Your only destination to all things CARNIVAL
Over 1,000 visitors from Canada and the US decended on Barbados for five-days of non-stop partying and activity at the first ever Vujaday Music Festival – an exposition of house and electronic dance music.
The festival, which ran from April 4 – 8, was held at six unique locations across the island: Nikki Beach in St Peter, Bellevue Plantation and Pirate’s Cove Bay in St Michael, the Tiki Bar in Christ Church, Cornwall House in Bathsheba, St Joseph, before closing off with non-stop partying and endless vibes at the Copacabana Bar & Grill. The festival featured over 20 electronic dance and house deejays from across the world; some coming from as far as Berlin and Italy.
Hundreds gathered at the picturesque Bay Street, St Michael beachfront for more than twelve hours of raving with a dynamic and eclectic grouping of international and local deejays.
The line-up included WtNy from Toronto and DJ D.Luxe from Barbados who led the afternoon session. Patrons also jived and danced well into four in the morning, to the infectious sounds of house music by All Day I Dream founder Lee Burridge, Brooklyn-based duo Bedouin, Dj Tennis, Italian electronic deejay Francesca Lombardo and Ibiza party must have – Salome.
Organiser Joel Syme described the five-day festival as a roaring success and says there are plans to bring Vujaday Music Festival back to Barbados next year.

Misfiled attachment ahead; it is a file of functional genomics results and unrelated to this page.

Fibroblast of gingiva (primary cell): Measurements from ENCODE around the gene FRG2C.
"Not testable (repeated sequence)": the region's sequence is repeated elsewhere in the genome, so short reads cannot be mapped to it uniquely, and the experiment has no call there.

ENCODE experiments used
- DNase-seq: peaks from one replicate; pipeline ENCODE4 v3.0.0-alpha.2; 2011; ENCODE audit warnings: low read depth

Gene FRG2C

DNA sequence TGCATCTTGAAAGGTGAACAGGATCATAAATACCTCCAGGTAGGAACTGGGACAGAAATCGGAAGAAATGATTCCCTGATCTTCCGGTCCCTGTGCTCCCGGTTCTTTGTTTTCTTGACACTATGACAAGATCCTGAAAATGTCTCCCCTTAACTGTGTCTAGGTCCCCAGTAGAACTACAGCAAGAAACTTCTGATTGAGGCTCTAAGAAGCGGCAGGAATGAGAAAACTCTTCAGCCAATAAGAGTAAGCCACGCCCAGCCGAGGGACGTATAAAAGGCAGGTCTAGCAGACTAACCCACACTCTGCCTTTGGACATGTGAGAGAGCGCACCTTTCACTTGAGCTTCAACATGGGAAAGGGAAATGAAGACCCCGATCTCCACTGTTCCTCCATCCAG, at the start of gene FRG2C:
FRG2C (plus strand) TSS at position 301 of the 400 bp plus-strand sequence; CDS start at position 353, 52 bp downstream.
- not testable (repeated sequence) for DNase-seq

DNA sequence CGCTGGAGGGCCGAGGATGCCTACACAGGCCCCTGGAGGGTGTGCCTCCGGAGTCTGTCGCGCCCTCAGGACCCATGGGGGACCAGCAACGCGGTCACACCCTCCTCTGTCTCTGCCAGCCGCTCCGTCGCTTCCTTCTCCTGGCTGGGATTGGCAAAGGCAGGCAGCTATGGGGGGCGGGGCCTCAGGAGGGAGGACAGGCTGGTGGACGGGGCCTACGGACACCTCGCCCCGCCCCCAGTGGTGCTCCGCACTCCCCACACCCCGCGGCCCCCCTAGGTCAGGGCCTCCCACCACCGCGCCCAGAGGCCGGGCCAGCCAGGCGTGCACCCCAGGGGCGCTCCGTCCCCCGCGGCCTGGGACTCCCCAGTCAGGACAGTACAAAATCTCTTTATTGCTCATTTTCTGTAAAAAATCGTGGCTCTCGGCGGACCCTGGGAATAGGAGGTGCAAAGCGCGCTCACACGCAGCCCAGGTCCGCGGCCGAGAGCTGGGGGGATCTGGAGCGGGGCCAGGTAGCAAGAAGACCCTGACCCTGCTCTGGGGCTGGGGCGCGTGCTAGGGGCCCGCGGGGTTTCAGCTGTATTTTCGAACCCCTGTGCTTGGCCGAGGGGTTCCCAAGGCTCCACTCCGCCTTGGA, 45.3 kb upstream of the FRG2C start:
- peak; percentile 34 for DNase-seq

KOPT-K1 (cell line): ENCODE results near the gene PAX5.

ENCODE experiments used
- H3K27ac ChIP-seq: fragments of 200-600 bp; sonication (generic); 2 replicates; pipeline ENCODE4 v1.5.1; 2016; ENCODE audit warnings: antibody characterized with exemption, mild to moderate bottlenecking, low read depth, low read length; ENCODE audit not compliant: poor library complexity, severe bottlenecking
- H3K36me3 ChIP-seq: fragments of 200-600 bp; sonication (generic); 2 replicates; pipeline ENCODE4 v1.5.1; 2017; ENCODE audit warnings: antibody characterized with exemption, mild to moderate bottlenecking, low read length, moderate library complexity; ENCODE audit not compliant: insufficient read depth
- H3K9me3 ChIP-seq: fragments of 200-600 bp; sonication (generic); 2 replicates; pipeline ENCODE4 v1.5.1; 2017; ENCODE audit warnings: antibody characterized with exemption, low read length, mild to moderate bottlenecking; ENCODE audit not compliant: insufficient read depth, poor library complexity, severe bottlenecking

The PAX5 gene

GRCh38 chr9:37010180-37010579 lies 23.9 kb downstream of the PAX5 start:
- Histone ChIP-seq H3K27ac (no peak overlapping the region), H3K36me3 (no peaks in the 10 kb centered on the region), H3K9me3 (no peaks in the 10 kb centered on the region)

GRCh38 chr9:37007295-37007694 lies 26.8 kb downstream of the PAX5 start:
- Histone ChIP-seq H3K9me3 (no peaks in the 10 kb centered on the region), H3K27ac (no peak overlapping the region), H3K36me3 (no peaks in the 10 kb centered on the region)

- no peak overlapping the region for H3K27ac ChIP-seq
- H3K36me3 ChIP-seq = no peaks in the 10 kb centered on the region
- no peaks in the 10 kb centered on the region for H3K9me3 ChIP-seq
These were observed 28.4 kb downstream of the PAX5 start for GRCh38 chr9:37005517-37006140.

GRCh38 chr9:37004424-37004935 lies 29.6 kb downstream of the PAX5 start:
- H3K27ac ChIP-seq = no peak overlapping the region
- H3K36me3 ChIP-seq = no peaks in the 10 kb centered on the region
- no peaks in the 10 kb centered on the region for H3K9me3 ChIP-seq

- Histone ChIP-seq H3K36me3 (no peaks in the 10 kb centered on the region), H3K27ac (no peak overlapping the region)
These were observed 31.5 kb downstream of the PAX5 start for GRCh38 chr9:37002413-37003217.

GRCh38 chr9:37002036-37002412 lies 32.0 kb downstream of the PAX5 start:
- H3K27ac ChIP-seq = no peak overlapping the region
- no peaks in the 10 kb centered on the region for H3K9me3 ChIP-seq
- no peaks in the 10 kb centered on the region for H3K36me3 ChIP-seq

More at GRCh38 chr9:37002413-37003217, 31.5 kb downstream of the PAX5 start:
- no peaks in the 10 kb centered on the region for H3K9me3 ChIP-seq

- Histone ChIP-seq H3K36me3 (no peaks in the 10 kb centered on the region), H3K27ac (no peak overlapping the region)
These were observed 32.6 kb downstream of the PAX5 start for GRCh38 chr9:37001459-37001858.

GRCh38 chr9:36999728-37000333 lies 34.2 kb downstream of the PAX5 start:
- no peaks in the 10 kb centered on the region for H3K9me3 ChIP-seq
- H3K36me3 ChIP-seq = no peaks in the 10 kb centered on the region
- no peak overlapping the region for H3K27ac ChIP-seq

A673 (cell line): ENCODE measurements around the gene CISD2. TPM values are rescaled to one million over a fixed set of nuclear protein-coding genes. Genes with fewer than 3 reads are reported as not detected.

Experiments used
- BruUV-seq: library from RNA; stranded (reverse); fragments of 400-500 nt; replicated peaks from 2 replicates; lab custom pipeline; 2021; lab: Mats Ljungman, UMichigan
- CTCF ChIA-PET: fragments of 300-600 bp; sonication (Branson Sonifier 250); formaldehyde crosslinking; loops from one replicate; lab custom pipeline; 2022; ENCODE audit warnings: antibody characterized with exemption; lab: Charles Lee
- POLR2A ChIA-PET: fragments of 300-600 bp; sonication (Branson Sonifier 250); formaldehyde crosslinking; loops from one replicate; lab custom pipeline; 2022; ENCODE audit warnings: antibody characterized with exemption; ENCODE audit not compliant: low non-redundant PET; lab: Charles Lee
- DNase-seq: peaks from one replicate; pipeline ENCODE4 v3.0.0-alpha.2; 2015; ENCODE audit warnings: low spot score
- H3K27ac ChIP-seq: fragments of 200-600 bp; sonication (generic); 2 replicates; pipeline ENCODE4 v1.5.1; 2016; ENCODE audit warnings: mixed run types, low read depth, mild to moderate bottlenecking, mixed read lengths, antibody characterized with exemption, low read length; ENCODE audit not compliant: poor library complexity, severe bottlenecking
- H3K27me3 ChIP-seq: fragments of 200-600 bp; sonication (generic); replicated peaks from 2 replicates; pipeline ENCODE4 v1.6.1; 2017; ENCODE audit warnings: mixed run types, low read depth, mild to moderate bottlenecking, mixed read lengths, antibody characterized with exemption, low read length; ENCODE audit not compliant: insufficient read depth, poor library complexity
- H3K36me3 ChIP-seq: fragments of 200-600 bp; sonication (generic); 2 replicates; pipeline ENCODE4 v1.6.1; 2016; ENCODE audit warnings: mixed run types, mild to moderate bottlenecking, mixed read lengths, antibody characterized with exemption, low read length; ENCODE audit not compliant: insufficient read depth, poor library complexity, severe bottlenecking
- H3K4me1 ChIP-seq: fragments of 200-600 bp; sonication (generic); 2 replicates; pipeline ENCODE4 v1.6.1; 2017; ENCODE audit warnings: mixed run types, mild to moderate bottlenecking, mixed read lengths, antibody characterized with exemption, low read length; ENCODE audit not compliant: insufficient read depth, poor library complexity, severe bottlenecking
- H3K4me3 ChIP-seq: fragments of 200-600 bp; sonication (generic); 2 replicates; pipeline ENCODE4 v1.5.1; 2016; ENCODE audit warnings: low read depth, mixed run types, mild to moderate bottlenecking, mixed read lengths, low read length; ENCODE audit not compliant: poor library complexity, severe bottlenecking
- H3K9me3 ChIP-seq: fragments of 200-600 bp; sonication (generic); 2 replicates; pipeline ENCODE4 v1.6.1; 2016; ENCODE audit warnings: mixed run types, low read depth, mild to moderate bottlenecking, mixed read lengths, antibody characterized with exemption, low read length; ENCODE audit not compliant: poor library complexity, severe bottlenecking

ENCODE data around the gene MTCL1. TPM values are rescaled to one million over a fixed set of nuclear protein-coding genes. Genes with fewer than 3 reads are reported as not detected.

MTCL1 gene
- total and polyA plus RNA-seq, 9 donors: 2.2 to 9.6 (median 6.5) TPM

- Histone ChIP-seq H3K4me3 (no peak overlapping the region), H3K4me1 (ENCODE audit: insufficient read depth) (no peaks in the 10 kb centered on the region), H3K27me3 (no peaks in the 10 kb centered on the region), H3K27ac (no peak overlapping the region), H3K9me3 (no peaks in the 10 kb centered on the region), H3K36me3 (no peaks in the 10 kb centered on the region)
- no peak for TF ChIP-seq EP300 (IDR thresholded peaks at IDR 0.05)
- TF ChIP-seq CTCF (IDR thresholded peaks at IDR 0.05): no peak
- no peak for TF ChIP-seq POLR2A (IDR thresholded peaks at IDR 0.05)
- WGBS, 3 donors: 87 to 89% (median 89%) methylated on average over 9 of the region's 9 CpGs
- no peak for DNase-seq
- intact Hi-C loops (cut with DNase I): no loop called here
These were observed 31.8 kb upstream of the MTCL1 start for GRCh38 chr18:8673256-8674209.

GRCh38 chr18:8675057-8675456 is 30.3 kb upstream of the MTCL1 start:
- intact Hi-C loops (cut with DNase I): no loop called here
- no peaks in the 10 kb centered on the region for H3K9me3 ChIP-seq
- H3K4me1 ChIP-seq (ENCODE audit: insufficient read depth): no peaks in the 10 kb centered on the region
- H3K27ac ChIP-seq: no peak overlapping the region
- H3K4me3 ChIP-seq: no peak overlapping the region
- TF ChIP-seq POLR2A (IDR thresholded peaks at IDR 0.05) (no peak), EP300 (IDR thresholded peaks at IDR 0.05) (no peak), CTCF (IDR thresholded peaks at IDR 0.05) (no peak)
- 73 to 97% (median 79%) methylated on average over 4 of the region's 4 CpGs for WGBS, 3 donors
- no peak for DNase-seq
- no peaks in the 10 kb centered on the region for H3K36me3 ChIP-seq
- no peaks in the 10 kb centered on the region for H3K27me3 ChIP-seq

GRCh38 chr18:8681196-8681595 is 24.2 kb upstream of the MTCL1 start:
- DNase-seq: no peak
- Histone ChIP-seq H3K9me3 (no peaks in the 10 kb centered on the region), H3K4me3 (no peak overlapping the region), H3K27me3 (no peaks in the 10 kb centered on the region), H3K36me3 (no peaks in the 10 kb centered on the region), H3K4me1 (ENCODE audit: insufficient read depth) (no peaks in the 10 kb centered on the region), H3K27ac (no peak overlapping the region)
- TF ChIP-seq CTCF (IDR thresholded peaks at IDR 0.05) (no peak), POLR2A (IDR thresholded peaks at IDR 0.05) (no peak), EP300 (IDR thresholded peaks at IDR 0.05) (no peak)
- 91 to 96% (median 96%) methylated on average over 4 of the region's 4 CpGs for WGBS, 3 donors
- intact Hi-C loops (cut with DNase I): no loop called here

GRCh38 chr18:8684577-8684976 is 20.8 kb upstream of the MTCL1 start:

“Next year expect more people, more product and more support locally,” Syme promised.
Acknowledging that the house and EDM styles were unfamiliar on the island, Syme indicated that the music festival sought to introduce the genre to locals as well as showcase the beats and rhythms of house music.
“It’s about celebration, it’s about culture and that is what we bring to Barbados,” Syme noted.
Managing Director of A&B Supplies, Norman Barrow, who has been collaborating with the Vujaday team, indicated that he hoped that the festival would expand internationally in the future.
“I didn’t know too much about this house music before, but now I can see it is a whole separate culture and there are many people that follow this music and just want to enjoy themselves,” said Barrow.